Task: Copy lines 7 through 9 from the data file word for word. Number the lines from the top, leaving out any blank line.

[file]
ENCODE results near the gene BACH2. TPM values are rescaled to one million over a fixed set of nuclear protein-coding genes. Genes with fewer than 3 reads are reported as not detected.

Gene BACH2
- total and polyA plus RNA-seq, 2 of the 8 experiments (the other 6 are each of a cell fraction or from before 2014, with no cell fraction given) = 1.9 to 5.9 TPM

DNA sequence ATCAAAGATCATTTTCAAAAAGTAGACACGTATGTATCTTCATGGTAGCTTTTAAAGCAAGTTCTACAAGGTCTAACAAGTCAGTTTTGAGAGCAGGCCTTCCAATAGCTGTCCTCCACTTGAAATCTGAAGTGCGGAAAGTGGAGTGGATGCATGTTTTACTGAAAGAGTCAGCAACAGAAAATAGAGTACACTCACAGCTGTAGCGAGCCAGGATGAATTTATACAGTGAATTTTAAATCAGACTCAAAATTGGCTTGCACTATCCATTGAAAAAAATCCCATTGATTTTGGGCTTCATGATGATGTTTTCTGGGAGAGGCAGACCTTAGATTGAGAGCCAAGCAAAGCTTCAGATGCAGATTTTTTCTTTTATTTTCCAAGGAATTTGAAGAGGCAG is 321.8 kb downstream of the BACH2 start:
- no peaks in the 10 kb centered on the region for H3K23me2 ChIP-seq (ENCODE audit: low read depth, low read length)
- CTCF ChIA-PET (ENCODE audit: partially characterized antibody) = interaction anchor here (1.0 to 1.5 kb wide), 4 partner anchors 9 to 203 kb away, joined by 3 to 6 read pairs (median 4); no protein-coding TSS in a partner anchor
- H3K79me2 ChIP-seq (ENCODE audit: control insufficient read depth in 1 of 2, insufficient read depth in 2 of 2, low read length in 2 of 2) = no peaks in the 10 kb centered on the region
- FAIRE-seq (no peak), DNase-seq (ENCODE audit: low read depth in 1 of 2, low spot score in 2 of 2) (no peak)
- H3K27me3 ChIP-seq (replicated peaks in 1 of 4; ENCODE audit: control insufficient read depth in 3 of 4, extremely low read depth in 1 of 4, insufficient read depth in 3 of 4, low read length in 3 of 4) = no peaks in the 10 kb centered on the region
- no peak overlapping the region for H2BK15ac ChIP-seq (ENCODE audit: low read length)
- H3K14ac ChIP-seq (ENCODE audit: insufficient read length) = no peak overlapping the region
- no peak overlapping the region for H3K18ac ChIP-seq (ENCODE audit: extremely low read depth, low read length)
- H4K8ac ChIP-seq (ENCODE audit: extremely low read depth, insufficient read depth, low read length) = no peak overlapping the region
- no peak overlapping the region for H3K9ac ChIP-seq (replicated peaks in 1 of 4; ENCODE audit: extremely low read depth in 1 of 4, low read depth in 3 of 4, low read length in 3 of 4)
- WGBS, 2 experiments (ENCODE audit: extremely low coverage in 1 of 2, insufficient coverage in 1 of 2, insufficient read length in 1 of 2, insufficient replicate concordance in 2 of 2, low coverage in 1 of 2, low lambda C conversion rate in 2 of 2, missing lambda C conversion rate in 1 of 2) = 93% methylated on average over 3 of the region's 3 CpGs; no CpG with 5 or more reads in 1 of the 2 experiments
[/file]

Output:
- H3K79me2 ChIP-seq (ENCODE audit: control insufficient read depth in 1 of 2, insufficient read depth in 2 of 2, low read length in 2 of 2) = no peaks in the 10 kb centered on the region
- FAIRE-seq (no peak), DNase-seq (ENCODE audit: low read depth in 1 of 2, low spot score in 2 of 2) (no peak)
- H3K27me3 ChIP-seq (replicated peaks in 1 of 4; ENCODE audit: control insufficient read depth in 3 of 4, extremely low read depth in 1 of 4, insufficient read depth in 3 of 4, low read length in 3 of 4) = no peaks in the 10 kb centered on the region